So he was a man that had felt the fissures and movings of the earth at an early age:
His mother sold him at 1 years old.
His adopted father abandoned him for the war.
His step mother beat his ass with her liquor bottles.
He moved, again and again and again, leaving behind friends and schools and houses and toys and bikes and trees and deserts, taking only books.
His hair, always white grew darker.
And eventually whiter again.
He grew suspicious yet Zen like, going with the flow while he urgently scouted the banks for a helpful branch.
What was the river and what was the shore? Would the earth ever stop eroding under his feet?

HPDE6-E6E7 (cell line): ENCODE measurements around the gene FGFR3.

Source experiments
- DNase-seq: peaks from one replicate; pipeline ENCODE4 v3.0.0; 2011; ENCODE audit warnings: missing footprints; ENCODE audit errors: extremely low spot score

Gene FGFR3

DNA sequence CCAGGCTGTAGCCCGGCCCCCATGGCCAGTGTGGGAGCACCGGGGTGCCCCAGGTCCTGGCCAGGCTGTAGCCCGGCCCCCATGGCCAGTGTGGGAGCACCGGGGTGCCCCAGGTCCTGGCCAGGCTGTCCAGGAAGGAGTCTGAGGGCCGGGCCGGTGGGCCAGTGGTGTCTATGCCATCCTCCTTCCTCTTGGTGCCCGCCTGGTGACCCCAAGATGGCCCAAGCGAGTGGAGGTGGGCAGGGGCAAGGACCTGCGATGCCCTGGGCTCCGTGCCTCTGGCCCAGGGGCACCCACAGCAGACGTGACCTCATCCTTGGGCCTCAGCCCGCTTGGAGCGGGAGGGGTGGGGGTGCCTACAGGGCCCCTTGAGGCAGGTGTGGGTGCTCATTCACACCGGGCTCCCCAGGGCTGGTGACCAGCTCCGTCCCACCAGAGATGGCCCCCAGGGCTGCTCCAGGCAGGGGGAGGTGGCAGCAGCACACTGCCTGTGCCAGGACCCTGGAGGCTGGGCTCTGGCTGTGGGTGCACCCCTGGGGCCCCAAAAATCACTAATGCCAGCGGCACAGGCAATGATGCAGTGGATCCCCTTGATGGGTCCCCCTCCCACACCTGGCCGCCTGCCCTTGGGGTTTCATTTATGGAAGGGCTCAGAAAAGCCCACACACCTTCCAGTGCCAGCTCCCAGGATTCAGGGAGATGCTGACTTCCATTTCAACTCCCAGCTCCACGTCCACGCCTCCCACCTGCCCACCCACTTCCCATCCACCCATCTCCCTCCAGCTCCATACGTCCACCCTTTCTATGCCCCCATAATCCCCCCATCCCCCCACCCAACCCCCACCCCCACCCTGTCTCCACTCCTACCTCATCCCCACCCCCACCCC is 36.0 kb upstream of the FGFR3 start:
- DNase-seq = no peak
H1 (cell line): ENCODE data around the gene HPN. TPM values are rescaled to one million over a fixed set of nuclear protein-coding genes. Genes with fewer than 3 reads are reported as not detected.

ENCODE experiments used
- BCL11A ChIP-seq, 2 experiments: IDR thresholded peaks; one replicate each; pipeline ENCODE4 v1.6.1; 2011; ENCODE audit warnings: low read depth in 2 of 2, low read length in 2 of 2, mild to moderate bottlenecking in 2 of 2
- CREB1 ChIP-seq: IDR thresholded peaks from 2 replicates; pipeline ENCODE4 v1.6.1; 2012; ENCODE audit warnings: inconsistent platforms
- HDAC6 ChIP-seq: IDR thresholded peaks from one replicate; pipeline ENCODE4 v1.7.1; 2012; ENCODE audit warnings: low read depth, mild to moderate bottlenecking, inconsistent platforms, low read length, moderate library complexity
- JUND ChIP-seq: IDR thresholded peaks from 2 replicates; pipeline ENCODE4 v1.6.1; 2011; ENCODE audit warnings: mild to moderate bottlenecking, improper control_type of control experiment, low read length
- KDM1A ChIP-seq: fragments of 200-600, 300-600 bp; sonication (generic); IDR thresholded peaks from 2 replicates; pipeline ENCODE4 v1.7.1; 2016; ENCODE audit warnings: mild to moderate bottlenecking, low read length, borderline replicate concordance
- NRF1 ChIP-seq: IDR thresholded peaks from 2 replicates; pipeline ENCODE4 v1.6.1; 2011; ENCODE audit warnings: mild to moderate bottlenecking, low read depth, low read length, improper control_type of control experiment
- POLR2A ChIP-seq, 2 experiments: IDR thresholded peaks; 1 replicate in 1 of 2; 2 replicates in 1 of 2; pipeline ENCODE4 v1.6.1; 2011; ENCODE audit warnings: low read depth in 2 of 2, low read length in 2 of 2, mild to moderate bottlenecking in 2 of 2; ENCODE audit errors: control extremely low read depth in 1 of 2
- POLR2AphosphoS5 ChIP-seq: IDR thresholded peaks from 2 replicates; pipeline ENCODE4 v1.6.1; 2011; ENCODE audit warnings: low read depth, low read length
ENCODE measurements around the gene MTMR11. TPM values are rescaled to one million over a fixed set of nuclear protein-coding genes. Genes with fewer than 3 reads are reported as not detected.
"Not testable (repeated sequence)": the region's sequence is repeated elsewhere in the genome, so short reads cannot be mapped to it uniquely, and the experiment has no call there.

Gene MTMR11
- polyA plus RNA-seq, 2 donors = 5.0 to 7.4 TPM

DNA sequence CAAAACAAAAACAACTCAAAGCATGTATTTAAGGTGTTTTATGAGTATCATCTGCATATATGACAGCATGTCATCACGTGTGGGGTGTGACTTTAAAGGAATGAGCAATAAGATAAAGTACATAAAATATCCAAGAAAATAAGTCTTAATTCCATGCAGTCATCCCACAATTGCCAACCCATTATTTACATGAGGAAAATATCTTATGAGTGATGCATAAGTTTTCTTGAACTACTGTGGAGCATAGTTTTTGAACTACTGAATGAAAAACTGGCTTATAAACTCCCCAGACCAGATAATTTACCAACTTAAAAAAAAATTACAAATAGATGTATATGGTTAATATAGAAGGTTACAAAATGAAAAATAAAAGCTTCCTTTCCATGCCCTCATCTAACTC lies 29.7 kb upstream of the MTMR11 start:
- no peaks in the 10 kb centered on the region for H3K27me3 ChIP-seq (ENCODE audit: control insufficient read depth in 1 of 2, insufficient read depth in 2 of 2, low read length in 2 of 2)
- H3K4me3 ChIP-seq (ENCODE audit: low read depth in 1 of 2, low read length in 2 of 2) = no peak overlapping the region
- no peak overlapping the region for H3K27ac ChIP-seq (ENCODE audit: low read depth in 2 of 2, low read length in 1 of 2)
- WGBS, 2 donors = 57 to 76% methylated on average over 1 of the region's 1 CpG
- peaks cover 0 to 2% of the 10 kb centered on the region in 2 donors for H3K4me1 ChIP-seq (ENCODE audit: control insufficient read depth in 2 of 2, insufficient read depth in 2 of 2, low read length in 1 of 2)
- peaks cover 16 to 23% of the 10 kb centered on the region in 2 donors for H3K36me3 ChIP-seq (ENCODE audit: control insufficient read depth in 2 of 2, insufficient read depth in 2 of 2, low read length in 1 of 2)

He traveled, he married, he unmarried. He married again.
He fathered children.
He saw his beloved grandparents die; also his father, his evil step-mother, his birth mother, his son.
He travels the world and he collects earth from different places.
What is he searching for?
A drawer is full of these small jars filled with different amounts of dirt from Egypt, from Ireland, from Turkey, from Arizona.
Sometimes he might empty one of the neatly labeled jars onto the wooden kitchen table. He gently stirs it around forming mandalas and other designs. He thinks about where it is from and he tastes it.
It tastes like dirt.
happy father's day to my beloved father,